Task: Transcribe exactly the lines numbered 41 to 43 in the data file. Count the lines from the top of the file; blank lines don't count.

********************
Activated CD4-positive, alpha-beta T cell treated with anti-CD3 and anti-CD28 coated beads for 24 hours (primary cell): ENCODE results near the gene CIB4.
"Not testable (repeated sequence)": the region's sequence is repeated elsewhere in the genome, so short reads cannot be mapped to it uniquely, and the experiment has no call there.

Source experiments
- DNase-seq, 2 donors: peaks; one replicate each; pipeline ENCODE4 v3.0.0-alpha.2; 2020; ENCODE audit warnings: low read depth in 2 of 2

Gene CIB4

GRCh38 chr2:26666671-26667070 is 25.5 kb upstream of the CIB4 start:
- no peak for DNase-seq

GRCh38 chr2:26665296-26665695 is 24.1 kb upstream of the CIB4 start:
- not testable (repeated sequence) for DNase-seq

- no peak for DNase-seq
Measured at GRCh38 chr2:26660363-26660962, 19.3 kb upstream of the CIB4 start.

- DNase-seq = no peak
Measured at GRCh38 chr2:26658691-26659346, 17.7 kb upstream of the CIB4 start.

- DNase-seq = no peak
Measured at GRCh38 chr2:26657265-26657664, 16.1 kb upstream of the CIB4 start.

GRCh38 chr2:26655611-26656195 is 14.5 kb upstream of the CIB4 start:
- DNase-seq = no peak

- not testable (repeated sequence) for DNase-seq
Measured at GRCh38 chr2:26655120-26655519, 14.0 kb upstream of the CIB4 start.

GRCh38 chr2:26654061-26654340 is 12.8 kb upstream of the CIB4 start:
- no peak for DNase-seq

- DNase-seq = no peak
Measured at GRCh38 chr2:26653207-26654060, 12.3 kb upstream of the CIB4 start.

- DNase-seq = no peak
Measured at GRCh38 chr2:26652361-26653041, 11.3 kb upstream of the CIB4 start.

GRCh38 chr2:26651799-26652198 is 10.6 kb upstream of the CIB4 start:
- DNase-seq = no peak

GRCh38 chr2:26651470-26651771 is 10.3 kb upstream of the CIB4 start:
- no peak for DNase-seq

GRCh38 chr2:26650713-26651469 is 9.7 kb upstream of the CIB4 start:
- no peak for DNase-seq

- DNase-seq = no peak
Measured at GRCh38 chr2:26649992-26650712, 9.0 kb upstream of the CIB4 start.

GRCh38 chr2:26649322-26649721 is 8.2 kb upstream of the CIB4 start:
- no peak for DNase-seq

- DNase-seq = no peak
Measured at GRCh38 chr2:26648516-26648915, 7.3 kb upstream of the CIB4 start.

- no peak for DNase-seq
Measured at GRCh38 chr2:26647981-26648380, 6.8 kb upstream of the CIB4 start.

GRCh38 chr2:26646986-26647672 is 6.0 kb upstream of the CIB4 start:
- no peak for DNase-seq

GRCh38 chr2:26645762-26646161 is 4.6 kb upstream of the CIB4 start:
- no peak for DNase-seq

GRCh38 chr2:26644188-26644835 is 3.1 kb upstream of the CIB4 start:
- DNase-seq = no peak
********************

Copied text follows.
- no peak for DNase-seq

GRCh38 chr2:26645762-26646161 is 4.6 kb upstream of the CIB4 start:
- no peak for DNase-seq